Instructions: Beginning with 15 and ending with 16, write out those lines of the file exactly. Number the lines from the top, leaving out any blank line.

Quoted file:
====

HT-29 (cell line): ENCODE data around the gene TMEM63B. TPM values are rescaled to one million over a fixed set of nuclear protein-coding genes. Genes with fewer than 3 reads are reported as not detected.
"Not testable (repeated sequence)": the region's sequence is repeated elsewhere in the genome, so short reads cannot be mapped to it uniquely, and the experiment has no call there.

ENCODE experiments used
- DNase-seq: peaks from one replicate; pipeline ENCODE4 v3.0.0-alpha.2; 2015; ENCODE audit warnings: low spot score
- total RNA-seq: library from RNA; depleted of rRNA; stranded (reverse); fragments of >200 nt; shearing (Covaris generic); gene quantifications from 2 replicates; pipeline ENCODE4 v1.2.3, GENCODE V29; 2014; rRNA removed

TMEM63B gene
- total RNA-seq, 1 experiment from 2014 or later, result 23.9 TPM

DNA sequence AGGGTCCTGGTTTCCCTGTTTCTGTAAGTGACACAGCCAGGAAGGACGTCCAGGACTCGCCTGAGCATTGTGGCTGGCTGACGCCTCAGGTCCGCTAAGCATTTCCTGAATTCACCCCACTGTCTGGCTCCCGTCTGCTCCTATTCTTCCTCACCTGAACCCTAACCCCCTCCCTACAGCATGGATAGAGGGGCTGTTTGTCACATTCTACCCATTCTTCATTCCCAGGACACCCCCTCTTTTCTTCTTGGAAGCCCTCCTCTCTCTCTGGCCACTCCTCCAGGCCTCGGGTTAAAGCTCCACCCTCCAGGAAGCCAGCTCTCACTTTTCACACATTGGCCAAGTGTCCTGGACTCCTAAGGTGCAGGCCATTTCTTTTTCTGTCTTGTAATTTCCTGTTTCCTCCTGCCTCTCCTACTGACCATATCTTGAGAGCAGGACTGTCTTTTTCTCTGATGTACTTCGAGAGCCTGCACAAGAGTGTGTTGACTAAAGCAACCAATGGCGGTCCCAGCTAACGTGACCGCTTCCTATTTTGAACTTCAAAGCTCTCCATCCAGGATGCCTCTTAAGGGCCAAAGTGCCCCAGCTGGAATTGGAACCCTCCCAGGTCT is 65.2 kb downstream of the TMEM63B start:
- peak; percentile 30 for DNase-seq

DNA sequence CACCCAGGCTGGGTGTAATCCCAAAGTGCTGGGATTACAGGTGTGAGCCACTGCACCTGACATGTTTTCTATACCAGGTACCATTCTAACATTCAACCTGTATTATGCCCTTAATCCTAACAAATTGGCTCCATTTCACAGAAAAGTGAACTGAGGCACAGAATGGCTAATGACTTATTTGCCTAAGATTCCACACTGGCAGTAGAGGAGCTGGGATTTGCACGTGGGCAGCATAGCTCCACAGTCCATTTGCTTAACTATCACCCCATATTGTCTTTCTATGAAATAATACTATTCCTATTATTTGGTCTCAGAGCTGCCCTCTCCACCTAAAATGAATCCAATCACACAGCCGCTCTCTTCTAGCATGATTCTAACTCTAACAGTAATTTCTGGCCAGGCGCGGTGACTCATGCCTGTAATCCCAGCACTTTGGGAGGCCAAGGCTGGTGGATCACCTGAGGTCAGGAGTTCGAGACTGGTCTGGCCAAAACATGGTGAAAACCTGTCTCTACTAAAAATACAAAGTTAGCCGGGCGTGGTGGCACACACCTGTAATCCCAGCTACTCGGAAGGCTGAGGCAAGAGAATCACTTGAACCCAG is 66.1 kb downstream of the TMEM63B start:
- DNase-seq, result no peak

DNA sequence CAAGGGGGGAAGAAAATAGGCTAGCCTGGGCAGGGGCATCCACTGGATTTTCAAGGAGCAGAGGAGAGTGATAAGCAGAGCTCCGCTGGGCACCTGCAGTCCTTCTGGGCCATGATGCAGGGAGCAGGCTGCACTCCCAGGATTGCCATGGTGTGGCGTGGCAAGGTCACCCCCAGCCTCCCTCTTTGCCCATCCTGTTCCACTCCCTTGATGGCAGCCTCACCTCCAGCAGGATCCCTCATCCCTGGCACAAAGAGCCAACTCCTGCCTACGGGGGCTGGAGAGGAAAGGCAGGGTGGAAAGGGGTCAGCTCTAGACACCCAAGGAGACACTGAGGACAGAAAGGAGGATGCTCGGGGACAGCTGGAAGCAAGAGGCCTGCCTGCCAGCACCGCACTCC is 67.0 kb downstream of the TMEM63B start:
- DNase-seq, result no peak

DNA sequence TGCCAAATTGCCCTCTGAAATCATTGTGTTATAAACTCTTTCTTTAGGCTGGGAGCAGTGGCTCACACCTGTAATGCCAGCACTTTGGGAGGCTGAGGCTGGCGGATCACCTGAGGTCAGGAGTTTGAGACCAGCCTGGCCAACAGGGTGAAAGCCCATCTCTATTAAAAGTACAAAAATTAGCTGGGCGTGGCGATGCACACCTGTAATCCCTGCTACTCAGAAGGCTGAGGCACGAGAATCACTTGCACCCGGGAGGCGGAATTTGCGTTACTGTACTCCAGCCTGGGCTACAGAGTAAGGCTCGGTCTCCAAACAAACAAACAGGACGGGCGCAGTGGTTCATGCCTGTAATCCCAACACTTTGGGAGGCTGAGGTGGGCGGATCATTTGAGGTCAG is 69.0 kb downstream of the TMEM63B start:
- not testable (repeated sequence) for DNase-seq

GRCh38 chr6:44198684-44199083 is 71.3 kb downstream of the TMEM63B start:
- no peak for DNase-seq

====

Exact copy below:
- not testable (repeated sequence) for DNase-seq

GRCh38 chr6:44198684-44199083 is 71.3 kb downstream of the TMEM63B start: